Steve still happens to be galavanting about Australia, spreading science, skepticism, and, of course, science-based medicine Down Under. Given that, he has been unable to produce new content for today. Never one to let such an opportunity pass, I decided to take advantage in order to do a little shameless self promotion.
A week and a half ago, I gave a talk at Skepticon 7 in Springfield, MO, entitled “The Central Dogma of Alternative Medicine”. It has now been posted on YouTube:
Because some of the sound didn’t come through as well as one might hope, I’m also including the full video of Kim Tinkham that I used early in the talk to illustrate a point. I only used about two minutes’ worth of it, but here is the whole thing, in case you’re interested:
Let me know what you think! And don’t forget to donate to Skepticon, to keep the skeptical goodness coming next year and beyond.
Oh, loneliness and cheeseburgers are a dangerous mix.
– Comic Book Guy
Same can be said of viral syndromes and Thanksgiving. My brain has been in an interferon-induced haze for the last week that is not lifting anytime soon. Tell me about the rabbits, George. But no excuses. I have been reading the works of Chuck Wendig over at Terrible Minds. (Really, really like the Miriam Black books). Writers write and finish what they start and only posers use excuses for not completing their work.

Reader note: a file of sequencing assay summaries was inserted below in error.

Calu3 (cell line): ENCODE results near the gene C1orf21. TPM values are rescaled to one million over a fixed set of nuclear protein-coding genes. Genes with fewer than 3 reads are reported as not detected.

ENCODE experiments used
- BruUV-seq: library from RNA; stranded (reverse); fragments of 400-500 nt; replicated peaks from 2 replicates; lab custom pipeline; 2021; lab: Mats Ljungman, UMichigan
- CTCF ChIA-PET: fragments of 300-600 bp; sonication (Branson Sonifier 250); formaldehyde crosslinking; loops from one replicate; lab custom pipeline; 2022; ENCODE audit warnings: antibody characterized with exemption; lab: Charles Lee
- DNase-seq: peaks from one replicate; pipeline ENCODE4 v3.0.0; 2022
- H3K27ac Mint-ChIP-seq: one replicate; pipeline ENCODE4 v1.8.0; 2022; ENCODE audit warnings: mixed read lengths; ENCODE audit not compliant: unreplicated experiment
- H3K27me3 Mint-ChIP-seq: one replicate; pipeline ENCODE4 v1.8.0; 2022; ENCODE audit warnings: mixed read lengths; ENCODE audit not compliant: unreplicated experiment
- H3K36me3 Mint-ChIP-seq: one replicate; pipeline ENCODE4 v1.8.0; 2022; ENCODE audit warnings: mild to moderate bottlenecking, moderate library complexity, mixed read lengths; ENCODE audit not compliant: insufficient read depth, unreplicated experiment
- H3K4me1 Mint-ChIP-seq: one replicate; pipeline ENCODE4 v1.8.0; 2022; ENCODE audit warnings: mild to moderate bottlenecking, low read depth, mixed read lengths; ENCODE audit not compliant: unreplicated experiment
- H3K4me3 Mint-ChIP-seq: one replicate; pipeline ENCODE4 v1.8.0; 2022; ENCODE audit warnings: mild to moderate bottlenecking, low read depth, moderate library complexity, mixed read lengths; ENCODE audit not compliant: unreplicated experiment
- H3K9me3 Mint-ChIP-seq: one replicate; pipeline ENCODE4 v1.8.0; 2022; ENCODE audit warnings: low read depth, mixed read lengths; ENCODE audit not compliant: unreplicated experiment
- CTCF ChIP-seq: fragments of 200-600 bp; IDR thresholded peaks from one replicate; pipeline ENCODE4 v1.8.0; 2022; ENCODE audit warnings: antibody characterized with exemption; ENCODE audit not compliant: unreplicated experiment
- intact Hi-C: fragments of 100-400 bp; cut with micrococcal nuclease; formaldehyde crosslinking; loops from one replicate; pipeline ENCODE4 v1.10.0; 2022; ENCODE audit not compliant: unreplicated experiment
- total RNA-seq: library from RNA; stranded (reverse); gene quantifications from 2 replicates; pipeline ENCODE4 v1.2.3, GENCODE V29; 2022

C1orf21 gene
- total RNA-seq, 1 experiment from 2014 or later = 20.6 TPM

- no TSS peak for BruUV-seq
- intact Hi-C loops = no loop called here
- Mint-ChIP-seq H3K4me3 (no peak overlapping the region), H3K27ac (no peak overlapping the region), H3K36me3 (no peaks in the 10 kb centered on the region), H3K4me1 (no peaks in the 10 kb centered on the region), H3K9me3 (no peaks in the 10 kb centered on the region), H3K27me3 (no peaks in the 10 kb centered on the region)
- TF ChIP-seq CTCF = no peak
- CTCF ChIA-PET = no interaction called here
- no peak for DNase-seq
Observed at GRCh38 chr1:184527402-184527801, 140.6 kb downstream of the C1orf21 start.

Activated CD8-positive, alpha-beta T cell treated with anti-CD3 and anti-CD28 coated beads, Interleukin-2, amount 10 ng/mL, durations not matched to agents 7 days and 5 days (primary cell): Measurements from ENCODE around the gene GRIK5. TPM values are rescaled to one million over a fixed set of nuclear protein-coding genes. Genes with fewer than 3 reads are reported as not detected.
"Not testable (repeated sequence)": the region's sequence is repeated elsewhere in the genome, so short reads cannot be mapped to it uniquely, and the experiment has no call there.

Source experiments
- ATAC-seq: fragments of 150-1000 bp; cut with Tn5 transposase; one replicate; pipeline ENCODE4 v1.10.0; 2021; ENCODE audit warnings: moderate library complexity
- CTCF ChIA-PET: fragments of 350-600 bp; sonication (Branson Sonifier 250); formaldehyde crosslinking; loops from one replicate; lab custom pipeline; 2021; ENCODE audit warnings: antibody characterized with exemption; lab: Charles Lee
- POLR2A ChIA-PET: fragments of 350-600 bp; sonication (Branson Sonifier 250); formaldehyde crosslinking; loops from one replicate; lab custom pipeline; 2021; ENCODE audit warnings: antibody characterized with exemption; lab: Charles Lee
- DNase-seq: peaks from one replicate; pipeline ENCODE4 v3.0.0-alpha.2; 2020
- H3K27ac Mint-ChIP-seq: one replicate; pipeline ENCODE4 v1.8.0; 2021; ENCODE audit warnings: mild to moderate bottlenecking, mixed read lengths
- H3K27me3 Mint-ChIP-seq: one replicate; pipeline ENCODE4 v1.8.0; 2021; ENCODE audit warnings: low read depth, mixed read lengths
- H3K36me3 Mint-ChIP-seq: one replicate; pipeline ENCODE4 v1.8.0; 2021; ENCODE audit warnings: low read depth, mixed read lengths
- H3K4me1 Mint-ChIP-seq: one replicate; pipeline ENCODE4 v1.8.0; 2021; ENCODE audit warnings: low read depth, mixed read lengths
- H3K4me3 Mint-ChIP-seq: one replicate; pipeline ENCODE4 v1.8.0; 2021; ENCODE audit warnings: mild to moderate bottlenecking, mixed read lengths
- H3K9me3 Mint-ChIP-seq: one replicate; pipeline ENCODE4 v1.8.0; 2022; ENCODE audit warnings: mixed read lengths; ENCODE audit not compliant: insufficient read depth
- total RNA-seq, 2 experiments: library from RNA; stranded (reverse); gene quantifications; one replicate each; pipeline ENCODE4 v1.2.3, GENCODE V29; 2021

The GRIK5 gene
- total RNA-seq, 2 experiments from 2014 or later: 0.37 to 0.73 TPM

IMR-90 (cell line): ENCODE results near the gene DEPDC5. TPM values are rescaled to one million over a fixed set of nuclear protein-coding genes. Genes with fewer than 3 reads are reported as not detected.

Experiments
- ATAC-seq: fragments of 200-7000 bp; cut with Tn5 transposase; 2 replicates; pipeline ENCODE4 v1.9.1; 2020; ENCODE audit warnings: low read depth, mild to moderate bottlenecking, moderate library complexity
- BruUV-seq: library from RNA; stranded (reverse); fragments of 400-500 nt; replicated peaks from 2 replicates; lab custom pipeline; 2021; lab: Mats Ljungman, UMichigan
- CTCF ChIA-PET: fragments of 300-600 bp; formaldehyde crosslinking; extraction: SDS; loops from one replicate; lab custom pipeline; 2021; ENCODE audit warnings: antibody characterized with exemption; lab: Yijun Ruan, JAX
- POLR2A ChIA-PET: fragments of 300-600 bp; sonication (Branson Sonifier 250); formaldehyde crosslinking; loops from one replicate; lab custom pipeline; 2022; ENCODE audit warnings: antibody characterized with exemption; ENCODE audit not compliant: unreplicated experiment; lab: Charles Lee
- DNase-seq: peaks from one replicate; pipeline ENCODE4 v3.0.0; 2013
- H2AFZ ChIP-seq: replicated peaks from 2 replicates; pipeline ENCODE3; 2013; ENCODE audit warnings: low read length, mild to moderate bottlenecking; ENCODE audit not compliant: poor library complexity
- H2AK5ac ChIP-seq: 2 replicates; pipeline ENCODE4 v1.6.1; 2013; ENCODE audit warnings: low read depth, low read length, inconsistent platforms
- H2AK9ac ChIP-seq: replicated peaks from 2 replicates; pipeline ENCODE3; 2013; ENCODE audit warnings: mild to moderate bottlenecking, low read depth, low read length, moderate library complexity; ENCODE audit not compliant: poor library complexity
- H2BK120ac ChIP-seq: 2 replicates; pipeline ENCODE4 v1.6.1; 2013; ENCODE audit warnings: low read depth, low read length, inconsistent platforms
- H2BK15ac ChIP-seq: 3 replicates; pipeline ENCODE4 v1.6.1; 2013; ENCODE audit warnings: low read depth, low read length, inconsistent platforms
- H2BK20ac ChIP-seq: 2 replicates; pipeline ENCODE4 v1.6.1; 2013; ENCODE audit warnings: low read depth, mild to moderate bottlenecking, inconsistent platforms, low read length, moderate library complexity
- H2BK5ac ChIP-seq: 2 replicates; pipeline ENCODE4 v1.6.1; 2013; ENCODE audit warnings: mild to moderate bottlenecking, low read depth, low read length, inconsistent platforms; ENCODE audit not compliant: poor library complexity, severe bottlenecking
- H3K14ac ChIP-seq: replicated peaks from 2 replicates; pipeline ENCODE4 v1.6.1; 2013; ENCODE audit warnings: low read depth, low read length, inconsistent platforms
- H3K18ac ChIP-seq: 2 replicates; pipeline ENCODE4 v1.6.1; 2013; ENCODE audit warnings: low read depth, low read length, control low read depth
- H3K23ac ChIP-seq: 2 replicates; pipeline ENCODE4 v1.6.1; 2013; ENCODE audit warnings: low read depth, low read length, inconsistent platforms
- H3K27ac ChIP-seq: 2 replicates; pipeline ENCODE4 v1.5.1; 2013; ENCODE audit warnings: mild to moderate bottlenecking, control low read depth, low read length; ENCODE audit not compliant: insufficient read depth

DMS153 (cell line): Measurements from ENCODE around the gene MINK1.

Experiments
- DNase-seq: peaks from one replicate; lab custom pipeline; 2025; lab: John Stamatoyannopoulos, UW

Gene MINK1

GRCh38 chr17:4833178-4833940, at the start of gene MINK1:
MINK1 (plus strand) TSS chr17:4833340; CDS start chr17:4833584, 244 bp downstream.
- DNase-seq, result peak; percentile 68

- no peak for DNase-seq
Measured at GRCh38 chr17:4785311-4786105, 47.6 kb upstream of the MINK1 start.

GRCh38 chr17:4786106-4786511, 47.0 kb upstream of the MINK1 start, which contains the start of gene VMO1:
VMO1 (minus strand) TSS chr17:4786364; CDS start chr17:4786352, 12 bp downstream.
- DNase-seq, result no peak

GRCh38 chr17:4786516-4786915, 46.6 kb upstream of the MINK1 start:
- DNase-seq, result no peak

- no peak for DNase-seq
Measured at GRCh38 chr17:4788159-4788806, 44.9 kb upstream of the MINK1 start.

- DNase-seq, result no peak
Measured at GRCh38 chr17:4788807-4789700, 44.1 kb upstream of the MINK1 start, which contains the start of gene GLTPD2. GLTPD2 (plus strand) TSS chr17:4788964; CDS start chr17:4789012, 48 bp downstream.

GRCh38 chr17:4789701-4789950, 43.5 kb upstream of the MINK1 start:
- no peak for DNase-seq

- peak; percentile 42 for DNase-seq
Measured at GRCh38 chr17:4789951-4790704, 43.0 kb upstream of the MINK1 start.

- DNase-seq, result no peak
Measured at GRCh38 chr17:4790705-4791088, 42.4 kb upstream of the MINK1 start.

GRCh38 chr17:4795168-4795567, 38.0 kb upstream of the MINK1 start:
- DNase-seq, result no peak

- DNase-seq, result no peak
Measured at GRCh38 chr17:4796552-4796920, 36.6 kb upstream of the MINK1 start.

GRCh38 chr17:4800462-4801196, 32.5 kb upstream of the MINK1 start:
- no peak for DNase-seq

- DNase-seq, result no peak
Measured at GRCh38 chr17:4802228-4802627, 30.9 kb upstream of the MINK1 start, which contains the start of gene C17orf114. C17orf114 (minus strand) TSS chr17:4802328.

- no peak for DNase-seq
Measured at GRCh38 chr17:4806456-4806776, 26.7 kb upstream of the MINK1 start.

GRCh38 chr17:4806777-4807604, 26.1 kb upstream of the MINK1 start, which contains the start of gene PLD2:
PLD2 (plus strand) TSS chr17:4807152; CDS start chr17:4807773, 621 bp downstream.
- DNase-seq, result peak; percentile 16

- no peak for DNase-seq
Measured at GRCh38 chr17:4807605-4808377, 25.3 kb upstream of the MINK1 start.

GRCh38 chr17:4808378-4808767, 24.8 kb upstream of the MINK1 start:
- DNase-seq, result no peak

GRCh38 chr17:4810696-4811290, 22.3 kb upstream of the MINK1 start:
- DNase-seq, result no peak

Recently I attended an excellent Grand Rounds on some of the reasons doctors do what they do. Partly it is habit. We learn to a certain way of practice early in our training and it carries on into practice and it is not always best practice. Patients also learn from us and have expectations on what diagnostics or treatments they should receive, and that too it is not always the best practice.
So to educate physicians and patients, the American Board of Internal Medicine (ABIM) started the Choosing Wisely initiative. (more…)
Steve is off today, so I thought it would be a good idea to use this slot for a little shameless self-promotion (of Science-Based Medicine and the Society for Science-Based Medicine, of course).
The Northeast Conference on Science & Skepticism (April 9-12, 2015 in New York City) will be bigger than ever in 2015 with fabulous presenters, exciting panels, and engaging workshops.
We’re thrilled to announce that NECSS 2015 will be co-sponsored by the Society for Science-Based Medicine and will expand to include a third full day of programming! Friday’s schedule will be curated by the team at SfSBM and features content available exclusively at NECSS 2015. Saturday and Sunday schedules will once again feature the best of science and skepticism.
NECSS weekend also includes a special evening performance on Friday, two workshop tracks on Thursday for the early-birds, our popular “Drinking Skeptically” socializers, and more!